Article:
Estimating Sarah Palin’s earnings, which come from such diverse venues as The Discovery Channel and Tea Party speaking engagements, is more difficult, but the NY Daily News (via ABC News) pegged her payoff between July, 2009, (when she quit her day job as governor of Alaska) and April, 2010 at $12 million.
In short, it pays to say things like:
The America I know and love is not one in which my parents or my baby with Down Syndrome will have to stand in front of Obama’s ‘death panel’ so his bureaucrats can decide, based on a subjective judgment of their ‘level of productivity in society,’ whether they are worthy of health care. Such a system is downright evil. – Sarah Palin
Smallpox in a blanket, which the U.S. Army gave to the Cherokee Indians on their long march to the West, was nothing compared to what I’d like to see done to these people. – Michael Savage, referring to people from the Middle East, whom he also calls “non-humans”
We need somebody to put rat poisoning in Justice Stevens’ creme brulee … that’s just a joke, for those of you in the media. – That Wacky Ann Coulter
America has spoken clearly, consistently–we don’t want [government-paid healthcare] … We are–excuse this analogy, but I feel like it’s true–we’re the young girl saying “No, no–help me!” and the government is Roman Polanski. In the end, I think we’re all gonna be cowering in France. – Glenn Beck, whose rape analogy falls apart when he equates Americans to first the rape victim and then the rapist (?!)
I’m thinking about killing Michael Moore, and I’m wondering if I could kill him myself, or if I would need to hire somebody to do it. No, I think I could. I think he could be looking me in the eye, you know, and I could just be choking the life out. – Glenn Beck, again
What I find even more disturbing than the fact that so many people are willing to compromise their sense of decency to make a buck or even that so many talking heads don’t mind fantasizing out loud about killing people, is that American people lap this rhetoric up. They love it, or else Palin & Co. wouldn’t be popular enough to earn seven/eight-figure salaries.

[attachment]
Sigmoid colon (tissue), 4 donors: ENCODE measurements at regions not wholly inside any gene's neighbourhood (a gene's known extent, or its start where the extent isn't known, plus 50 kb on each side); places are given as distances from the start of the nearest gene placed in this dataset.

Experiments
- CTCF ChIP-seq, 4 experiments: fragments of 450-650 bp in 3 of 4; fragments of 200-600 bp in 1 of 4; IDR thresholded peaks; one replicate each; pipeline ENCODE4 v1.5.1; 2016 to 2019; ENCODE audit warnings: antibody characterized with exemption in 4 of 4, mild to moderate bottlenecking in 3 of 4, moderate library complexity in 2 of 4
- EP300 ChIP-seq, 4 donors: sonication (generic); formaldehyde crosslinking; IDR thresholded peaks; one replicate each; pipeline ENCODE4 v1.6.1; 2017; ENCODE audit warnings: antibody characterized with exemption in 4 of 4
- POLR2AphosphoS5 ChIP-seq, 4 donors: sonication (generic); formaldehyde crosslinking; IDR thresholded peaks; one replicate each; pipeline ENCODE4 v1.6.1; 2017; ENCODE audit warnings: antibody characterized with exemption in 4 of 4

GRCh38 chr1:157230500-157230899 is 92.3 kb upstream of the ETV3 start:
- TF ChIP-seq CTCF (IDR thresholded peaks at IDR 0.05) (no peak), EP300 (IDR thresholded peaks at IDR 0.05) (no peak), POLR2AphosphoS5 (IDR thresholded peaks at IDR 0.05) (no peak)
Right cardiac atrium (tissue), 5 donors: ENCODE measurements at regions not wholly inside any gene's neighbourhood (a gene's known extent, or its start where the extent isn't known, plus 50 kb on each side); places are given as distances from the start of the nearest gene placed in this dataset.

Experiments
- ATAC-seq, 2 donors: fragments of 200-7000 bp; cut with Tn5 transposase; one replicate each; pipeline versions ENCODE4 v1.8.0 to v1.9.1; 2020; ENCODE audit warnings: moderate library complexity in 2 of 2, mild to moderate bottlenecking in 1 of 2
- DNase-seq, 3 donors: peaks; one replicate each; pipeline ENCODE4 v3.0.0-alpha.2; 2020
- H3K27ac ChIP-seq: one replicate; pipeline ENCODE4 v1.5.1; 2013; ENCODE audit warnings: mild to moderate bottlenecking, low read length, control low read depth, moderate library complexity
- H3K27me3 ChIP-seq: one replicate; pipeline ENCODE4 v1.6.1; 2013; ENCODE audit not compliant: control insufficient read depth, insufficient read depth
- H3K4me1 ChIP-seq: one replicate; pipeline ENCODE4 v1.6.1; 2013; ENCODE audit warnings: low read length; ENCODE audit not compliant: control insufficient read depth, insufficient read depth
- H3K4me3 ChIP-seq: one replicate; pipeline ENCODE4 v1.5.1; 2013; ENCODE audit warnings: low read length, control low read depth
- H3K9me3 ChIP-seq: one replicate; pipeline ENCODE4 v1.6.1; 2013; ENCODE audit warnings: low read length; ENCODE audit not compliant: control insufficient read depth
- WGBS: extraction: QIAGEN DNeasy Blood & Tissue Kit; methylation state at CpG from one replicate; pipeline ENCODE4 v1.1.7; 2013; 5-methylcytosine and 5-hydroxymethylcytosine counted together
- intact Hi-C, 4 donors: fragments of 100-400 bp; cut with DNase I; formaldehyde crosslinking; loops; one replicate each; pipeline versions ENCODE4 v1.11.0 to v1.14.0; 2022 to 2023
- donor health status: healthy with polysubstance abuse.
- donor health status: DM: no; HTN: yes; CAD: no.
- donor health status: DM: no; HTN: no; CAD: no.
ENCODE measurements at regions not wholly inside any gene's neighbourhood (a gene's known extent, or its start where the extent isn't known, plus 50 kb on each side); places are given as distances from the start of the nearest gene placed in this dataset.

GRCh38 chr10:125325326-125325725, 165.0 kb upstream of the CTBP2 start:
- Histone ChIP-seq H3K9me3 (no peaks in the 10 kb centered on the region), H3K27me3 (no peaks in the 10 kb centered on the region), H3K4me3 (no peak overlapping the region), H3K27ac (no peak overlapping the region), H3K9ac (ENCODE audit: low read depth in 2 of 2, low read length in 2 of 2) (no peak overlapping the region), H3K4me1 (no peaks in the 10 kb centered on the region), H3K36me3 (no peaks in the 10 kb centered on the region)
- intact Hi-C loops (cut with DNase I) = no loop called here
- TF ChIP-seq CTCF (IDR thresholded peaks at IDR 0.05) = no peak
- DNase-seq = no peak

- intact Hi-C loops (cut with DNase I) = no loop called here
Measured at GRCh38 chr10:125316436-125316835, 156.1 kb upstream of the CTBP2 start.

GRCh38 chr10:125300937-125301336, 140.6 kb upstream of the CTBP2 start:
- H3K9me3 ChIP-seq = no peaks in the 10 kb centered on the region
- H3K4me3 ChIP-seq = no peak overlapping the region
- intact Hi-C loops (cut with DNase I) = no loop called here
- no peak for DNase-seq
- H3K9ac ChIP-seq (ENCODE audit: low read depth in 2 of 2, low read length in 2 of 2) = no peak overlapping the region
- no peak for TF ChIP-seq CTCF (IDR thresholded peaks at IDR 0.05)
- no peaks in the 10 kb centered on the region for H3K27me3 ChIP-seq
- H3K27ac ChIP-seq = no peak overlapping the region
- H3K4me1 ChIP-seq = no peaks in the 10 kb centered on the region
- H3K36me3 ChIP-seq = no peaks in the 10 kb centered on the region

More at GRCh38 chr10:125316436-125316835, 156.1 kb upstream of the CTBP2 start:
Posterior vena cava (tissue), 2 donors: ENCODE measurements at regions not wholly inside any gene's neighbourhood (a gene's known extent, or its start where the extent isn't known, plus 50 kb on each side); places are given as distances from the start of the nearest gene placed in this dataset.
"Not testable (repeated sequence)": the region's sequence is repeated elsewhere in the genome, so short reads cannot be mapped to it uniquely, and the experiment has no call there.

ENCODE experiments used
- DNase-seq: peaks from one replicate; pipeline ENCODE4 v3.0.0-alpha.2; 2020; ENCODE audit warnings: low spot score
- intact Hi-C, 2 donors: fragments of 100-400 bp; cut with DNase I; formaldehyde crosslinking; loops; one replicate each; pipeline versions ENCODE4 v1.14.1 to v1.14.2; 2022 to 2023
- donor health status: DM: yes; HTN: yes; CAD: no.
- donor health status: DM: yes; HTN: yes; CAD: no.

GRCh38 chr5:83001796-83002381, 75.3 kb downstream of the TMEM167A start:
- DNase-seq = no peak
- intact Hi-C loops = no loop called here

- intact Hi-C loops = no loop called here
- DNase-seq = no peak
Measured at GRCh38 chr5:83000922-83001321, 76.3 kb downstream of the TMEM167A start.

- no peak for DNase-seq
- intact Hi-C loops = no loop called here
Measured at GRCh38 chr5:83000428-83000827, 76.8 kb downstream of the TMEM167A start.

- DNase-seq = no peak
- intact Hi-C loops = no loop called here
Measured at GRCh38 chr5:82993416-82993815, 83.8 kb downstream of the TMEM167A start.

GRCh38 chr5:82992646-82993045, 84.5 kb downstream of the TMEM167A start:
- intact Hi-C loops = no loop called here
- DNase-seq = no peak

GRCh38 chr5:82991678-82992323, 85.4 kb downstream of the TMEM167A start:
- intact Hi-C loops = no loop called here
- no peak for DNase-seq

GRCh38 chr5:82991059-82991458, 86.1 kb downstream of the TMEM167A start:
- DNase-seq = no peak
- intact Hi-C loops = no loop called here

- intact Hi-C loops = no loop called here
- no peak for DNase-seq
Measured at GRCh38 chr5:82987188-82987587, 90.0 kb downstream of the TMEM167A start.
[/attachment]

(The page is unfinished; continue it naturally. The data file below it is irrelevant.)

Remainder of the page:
Most people aren’t immediately comfortable with this disgusting talk, but they accrue a tolerance for it over time. Why? Simple–everyone wants to be on the winning team, especially when the two sides are so diametrically opposed that the winners get a trophy that reads “My Worldview Kicked Your Worldview’s Hiney.” No one wants to open up the Pandora’s box of gray-area ideology (let alone reality), so they close off all channels of communication but those sponsoring their own brand of heavily partisan pundits.
The thicker the comforting cocoon of righteousness is woven, the harder for its inhabitants to admit that an opposing view might have credence or that their personal idol might be–gasp–in the wrong, or–double gasp–a loghorrea-spewing hack.
And so people tune out when they hear Glenn Beck say he wants to murder someone, they let Ann Coulter’s homophobic slurs slide, they ignore Palin’s insinuation that our black President isn’t a “real American,” and in time, the hate just washes right through them, unimpeded. Eventually, every criticism of their idol becomes a personal affront, something to further strengthen their cocoon with a healthy dose of persecution complex.
This is how people get trapped in a mindset of hate, and we shouldn’t think it can’t (or doesn’t already) happen to liberals. It’s not nearly at the scale of conservative rhetoric, but we still have radio program host Mike Malloy saying he wishes Rush Limbaugh would choke on his own neck fat, we still have Michael Moore calling rape charges “a bunch of hooey”–in short, we have our own row to hoe over in the left wing.
The current preponderance of right-wing fear-mongering and opponent-baiting must be taken as a warning for us to distance ourselves even further from their type of hateful speech. The last thing we want is to wake up some days and realize Keith Olbermann’s latest invective-filled rant just put Pat Robertson to shame.